I feel like I have entered a very long bottleneck in my life. I’m not sure what has caused it. Maybe it’s because Brad is home more after becoming semi-retired or maybe it’s because more of our kids and grandkids live nearby. Doing volunteer work with some young adults that takes me away from home a couple of nights a week could have something to do with it. All I know is that I used to be able to sit down and watch an old movie while I cleaned out a drawer or folded the clothes or put pictures in scrapbooks or something else as necessary but mundane. But now I seem to have no time for anything. Not even for cleaning the toilets or brushing down embarrassing cobwebs. Not even for calling a friend and suggesting a time for lunch.
Maybe it’s because I now go to work for two mornings a week. This life crunching really started in earnest at the exact time I went to Real Estate School. But since I stay at work for such a short time, my co-workers would marvel if they heard me say that work keeps me from the life I used to know. In the beginning I was supposed to work a lot at our new On Q Property Management business, but as it turns out, I can’t seem to get around to carrying out even the few assignments I am given.
Maybe it’s because I try to take care of my Mom a little. I’m afraid, however, that my brother and sister-in-law would be quick to say that I’m not putting too much time into that project either. Mom needs lots more of my help.
Is it Facebook? I’m definitely not into Farmville or any of that stuff although I do check Facebook two or three times a day to see if anyone has said something interesting. They usually haven’t. But it is easy to stay at the computer too long—checking e-mail, renewing library books, looking up bits of information. My blog takes a bit of time, too, but not nearly as much time as I’d like to give it. There are so many topics I want to write about and post on my blog. I planned to post once a week but I can’t get around to that either.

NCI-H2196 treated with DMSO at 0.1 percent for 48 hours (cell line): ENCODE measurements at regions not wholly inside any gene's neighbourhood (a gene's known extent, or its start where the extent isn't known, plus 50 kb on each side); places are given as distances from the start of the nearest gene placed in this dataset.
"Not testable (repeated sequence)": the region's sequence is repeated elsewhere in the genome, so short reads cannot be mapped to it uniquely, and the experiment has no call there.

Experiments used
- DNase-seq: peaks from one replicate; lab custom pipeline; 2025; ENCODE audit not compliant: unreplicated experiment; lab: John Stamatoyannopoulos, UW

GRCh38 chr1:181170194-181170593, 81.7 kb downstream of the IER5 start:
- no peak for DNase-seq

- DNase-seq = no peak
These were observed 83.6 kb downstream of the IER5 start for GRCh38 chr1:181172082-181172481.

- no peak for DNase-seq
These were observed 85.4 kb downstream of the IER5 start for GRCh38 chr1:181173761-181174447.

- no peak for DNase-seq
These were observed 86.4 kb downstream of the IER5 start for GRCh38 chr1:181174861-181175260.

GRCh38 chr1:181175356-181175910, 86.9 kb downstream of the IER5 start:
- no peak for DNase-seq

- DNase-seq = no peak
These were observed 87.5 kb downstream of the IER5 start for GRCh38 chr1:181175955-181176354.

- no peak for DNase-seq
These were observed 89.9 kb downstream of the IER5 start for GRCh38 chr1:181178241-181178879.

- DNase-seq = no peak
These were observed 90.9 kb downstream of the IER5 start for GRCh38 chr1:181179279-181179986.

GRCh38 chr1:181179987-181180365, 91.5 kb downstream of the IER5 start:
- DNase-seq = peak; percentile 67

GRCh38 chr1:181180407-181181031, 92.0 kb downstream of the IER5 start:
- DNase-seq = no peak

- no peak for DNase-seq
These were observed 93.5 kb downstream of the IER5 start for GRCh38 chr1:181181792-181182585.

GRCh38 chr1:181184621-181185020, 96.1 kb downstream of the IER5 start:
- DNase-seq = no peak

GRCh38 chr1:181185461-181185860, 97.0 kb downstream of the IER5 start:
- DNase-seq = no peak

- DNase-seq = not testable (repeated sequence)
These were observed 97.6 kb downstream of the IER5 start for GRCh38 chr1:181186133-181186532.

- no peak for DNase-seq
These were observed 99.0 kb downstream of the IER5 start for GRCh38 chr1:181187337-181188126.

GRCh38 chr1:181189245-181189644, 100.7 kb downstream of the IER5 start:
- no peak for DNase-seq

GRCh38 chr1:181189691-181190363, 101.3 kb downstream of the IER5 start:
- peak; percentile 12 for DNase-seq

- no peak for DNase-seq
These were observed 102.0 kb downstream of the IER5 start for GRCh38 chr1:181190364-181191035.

I feel like I am in traffic that as a body slows down to gawk at a minor fender-bender which makes everyone wonder what the holdup is. Then, for no apparent reason, the traffic picks up speed again and everyone is on their way. Only I’m not on my way. I’m still gawking. I’m still in the bottleneck with all the stuff I should be doing crammed in here with me.
Part of the problem is that I’m gone a lot. We go to the mountains or to a conference Brad has or to visit Jana in Utah. I don’t do that nearly as often as I’d like either. But it does seem that we are frequently packing and unpacking which could be adding to the bottleneck sensation.
When the kids were little I thought life was jammed to overflowing and I looked forward to the time of existence when life would slow down. What a surprise to get to this stage and find that it is just as overwhelming.
It’s not that I want to just hang around. I’ve always loved being busy. I like a schedule—my schedule, not someone else’s. I like waking up to an alarm and stretching and biking and writing down the things I want to get done that day and getting at it. But I can’t seem to get that far anymore. Like I say, I have hit a bottleneck.
I keep thinking I’ll pull out of it soon—this crowdedness of life. After all, traffic bottlenecks eventually loosen up. If I could just exercise every day and do one little project like clean out a closet, update family pictures, or plant some flowers, I don’t think I would feel so tight and congested. But I seem to be on a variety of other people’s schedules and I can’t get to mine.